When Dr. Sherwin Shinn woke up at 40 years old with the realization
he was inexplicably unfulfilled, he didn't go to the nearest Porsche dealer
to buy a fancy new ride. But he did plan a bucket-list trip to climb Mount
Everest - a trip which at the time, unbeknownst to him, would require
him to save a child's life, forever changing the course of his.
While decades later Dr. Shinn would come to be seen as a worldly
traveler, at the time of this Mount Everest excursion to Nepal in 1990, he
had never traveled outside of the Pacific Northwest. "I was very comfortable
in private practice," Shinn explains. "I was making money. I was
comfortable with my family. Everything was on cruise control and I
thought: 'Well, what am I going to do with the rest of my life? I've already
started to achieve those goals that I set out for and now what? There's got
to be something more than this.'"
With this curiosity firmly in place, he reflected on some of the dreams
he had as a child. The one that never relented, "To climb big mountains."
And it's no mystery where the seeds of that childhood dream came from
- Dr. Shinn's neighbor growing up was Jim Whittaker, the first American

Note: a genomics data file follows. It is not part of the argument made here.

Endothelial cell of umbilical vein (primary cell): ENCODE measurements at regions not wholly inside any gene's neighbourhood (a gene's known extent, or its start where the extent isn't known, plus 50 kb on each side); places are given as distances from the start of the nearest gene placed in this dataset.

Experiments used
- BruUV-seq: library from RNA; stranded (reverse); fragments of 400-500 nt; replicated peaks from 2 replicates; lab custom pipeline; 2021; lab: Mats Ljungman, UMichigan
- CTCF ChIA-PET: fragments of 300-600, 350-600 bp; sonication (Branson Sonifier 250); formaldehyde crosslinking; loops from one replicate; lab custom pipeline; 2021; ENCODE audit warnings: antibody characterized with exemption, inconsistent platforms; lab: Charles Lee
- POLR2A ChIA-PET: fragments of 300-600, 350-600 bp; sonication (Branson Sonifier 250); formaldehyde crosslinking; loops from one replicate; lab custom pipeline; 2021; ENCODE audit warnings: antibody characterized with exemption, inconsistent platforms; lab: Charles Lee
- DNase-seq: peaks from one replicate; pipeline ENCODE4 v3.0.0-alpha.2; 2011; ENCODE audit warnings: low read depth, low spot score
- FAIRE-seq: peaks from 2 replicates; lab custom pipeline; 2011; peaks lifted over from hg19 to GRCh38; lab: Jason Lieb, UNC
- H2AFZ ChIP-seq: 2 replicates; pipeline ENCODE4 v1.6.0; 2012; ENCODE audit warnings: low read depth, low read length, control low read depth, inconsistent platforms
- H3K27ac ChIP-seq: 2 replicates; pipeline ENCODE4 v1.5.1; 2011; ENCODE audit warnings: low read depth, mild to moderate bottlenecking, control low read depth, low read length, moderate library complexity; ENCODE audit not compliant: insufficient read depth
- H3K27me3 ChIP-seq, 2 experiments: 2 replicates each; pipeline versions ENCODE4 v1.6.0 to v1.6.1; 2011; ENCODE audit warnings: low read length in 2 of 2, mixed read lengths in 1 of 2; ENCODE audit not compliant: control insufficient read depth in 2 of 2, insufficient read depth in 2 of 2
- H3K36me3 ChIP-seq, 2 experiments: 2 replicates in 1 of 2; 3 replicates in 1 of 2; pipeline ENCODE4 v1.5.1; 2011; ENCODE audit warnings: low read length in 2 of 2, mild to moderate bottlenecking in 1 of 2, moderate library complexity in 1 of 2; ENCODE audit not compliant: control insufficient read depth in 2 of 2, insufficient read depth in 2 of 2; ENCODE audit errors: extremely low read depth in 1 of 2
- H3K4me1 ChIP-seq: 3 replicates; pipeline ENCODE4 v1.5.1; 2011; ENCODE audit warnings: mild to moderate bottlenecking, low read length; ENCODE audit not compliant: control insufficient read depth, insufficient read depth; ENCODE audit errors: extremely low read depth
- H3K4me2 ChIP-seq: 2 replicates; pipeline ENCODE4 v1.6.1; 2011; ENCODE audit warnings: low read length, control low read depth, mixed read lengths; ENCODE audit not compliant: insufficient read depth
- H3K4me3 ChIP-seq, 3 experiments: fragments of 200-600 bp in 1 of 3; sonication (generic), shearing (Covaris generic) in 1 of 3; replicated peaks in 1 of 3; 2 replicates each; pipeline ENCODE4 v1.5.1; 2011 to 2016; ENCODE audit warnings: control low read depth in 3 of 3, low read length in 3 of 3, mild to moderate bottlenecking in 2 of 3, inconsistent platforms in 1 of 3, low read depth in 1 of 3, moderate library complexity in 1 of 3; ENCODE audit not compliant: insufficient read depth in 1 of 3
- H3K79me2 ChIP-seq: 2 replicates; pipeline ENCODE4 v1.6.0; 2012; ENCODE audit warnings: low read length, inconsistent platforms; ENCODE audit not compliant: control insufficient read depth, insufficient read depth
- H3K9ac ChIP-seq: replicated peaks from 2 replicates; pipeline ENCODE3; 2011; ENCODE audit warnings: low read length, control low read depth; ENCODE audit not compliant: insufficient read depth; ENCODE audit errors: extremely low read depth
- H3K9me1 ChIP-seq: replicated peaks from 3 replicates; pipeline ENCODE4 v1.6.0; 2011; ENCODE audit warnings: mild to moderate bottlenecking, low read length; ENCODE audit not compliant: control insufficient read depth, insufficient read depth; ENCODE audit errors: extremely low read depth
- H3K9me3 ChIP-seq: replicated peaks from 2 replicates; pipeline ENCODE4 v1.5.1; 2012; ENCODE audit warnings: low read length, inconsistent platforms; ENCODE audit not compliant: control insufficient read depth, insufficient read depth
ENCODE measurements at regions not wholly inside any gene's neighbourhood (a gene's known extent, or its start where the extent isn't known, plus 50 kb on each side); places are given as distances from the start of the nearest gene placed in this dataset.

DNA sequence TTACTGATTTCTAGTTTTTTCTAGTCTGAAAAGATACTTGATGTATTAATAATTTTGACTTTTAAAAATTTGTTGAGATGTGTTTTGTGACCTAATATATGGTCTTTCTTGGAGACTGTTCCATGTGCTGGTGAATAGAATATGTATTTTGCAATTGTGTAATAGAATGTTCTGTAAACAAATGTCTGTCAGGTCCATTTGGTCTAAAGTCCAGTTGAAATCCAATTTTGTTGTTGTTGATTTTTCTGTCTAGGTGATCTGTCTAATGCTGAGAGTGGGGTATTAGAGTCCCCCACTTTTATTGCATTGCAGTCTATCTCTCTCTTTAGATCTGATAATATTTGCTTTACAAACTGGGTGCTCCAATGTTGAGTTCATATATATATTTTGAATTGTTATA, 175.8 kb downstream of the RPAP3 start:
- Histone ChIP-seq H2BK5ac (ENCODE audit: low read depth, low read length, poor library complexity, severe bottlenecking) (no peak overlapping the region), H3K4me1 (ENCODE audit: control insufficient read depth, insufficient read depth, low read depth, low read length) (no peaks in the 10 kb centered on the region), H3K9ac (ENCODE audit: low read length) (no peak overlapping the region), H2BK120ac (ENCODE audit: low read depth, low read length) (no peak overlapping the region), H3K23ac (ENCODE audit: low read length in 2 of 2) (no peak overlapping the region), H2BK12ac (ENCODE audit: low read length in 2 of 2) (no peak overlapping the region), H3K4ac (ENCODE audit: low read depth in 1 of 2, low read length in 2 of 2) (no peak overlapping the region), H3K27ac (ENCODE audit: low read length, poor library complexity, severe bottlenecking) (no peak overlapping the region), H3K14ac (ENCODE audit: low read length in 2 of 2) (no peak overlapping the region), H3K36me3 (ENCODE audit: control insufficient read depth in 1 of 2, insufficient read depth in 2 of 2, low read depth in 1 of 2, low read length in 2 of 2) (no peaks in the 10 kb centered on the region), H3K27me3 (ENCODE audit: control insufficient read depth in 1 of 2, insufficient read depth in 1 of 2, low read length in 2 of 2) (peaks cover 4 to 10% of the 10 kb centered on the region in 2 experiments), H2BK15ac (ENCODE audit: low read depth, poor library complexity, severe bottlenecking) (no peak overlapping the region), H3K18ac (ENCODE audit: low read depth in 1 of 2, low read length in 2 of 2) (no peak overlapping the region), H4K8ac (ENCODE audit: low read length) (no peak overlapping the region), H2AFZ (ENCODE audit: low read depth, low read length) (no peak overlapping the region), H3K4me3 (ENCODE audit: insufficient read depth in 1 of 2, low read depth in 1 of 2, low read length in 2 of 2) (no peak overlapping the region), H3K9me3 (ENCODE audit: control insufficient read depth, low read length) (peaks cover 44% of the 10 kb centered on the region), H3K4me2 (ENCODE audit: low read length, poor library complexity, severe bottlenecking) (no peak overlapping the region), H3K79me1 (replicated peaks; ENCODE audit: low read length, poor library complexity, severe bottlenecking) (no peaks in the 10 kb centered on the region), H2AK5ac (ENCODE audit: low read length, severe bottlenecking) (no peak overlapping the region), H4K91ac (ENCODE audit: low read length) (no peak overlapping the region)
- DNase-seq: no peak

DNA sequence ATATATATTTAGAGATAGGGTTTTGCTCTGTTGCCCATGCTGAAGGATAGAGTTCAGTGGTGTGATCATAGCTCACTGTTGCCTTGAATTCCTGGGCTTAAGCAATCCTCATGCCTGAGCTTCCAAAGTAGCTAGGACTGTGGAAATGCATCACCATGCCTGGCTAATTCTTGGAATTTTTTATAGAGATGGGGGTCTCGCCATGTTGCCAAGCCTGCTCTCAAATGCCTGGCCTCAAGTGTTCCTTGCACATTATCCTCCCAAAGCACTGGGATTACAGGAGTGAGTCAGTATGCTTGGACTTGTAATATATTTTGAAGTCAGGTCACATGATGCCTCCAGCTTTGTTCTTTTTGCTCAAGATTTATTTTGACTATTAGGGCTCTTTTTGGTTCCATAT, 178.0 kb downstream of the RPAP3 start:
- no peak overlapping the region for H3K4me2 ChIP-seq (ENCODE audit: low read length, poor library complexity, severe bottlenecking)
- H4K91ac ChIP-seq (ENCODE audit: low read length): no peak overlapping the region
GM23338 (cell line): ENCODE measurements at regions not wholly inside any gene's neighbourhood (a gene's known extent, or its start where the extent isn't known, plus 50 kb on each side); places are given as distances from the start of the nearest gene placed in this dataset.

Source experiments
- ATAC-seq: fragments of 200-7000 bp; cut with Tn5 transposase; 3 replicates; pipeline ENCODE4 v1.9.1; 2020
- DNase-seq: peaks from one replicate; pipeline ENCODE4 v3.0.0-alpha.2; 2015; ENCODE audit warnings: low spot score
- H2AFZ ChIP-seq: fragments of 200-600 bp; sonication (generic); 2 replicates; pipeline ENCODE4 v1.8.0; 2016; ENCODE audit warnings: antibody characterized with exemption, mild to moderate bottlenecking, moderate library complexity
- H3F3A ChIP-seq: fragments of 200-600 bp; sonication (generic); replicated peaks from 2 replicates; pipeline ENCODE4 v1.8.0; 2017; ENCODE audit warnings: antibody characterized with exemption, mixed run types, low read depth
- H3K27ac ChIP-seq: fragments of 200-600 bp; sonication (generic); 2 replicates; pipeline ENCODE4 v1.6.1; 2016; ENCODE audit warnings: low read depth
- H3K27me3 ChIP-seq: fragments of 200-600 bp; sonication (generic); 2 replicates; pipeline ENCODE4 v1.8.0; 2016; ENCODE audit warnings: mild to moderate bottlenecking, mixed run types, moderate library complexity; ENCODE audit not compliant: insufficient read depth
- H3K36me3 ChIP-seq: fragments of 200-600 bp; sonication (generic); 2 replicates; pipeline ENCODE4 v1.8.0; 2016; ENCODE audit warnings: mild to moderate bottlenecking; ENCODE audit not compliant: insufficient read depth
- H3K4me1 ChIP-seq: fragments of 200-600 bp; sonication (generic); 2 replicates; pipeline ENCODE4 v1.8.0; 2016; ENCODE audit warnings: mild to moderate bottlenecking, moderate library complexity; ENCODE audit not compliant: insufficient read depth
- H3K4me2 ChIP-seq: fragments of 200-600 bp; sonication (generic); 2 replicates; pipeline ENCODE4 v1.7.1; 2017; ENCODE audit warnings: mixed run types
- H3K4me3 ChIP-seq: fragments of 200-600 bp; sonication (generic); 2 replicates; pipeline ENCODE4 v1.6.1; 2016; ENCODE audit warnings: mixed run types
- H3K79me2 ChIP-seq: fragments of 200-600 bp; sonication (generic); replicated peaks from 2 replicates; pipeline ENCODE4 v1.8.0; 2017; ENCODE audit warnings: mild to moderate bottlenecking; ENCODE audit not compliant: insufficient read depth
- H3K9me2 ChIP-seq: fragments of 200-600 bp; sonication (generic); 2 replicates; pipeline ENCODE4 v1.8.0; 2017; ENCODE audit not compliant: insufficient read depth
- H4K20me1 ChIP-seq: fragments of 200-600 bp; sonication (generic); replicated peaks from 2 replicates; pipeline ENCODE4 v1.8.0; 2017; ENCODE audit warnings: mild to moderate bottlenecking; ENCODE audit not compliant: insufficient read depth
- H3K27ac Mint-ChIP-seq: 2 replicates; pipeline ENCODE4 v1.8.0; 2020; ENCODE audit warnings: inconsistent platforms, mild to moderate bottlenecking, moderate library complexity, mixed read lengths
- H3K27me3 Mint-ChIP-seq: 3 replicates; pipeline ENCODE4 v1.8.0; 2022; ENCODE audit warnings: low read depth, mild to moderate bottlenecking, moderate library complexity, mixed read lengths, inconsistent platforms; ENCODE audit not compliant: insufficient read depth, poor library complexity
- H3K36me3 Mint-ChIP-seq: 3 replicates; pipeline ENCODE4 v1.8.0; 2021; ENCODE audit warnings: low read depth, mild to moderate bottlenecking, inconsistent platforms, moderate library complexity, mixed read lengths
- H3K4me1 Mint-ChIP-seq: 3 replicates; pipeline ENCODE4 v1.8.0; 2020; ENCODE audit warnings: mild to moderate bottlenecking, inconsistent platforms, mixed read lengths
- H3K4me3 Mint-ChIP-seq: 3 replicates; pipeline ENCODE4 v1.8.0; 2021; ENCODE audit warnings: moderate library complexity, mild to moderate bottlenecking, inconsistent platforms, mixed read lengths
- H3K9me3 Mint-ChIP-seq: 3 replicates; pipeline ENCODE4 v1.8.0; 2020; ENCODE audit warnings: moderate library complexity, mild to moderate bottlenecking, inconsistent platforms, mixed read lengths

to summit Mount Everest.
"I used to work for him when I was kid and he would tell me all these
amazing stories about the adventure, climbing mountains and hanging
out with the sherpas in Nepal," he says. So when his childhood bucket list
came flooding back to him after years of hard work and little play - and
with the growing sense of discontentedness - he made a strong commitment
to himself to do it no matter what.
And a year later - after reading, studying, preparing and, unfortunately,
all his anticipated climbing buddies canceling on him - Dr. Shinn
did it. He traveled alone to Nepal for a six-week, soul-shaking journey -
his first, but far from his last, trip abroad.
A Whole New World
To say what Dr. Shinn saw shocked him when he landed
on the other side of the world would be an extreme understatement.
His lack of travel experience had more or less
locked his perception of how the world worked to how his world worked.
"It was a life changer for me just realizing I had a really narrow
view of what the world was like and people and their